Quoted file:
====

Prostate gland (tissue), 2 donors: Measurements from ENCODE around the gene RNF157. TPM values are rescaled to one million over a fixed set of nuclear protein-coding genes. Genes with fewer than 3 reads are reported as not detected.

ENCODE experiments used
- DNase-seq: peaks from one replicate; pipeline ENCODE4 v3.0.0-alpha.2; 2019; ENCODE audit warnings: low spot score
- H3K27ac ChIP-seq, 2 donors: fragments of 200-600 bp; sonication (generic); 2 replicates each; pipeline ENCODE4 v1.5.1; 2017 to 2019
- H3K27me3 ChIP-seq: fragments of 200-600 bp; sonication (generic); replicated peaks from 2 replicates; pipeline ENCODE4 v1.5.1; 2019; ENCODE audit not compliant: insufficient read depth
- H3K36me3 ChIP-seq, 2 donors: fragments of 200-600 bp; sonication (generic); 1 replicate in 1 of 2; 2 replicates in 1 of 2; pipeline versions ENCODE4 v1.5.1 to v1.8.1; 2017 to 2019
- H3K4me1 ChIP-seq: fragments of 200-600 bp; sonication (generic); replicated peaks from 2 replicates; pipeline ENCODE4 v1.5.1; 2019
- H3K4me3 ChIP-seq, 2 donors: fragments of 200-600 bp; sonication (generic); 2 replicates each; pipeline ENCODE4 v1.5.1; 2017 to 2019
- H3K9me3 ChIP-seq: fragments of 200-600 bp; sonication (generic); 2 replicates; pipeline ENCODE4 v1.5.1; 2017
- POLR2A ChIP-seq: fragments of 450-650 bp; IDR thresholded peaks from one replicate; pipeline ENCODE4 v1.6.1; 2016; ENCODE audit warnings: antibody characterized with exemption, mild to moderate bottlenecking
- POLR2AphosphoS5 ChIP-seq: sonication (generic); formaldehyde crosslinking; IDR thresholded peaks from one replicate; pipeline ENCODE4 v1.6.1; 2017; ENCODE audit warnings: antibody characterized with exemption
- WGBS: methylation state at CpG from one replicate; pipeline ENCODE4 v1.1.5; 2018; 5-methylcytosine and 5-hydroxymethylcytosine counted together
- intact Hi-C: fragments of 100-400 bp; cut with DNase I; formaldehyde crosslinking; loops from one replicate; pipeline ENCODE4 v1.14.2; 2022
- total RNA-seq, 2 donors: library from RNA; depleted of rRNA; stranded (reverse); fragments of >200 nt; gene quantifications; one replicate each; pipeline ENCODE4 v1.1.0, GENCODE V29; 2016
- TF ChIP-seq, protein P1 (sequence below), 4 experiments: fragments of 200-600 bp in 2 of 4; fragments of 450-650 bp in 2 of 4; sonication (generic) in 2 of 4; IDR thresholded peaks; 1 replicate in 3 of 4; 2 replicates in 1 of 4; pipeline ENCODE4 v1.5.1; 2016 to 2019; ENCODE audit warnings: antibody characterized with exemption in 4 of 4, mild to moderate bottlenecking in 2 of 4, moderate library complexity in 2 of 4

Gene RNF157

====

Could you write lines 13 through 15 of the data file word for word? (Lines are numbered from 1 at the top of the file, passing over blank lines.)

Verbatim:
- intact Hi-C: fragments of 100-400 bp; cut with DNase I; formaldehyde crosslinking; loops from one replicate; pipeline ENCODE4 v1.14.2; 2022
- total RNA-seq, 2 donors: library from RNA; depleted of rRNA; stranded (reverse); fragments of >200 nt; gene quantifications; one replicate each; pipeline ENCODE4 v1.1.0, GENCODE V29; 2016
- TF ChIP-seq, protein P1 (sequence below), 4 experiments: fragments of 200-600 bp in 2 of 4; fragments of 450-650 bp in 2 of 4; sonication (generic) in 2 of 4; IDR thresholded peaks; 1 replicate in 3 of 4; 2 replicates in 1 of 4; pipeline ENCODE4 v1.5.1; 2016 to 2019; ENCODE audit warnings: antibody characterized with exemption in 4 of 4, mild to moderate bottlenecking in 2 of 4, moderate library complexity in 2 of 4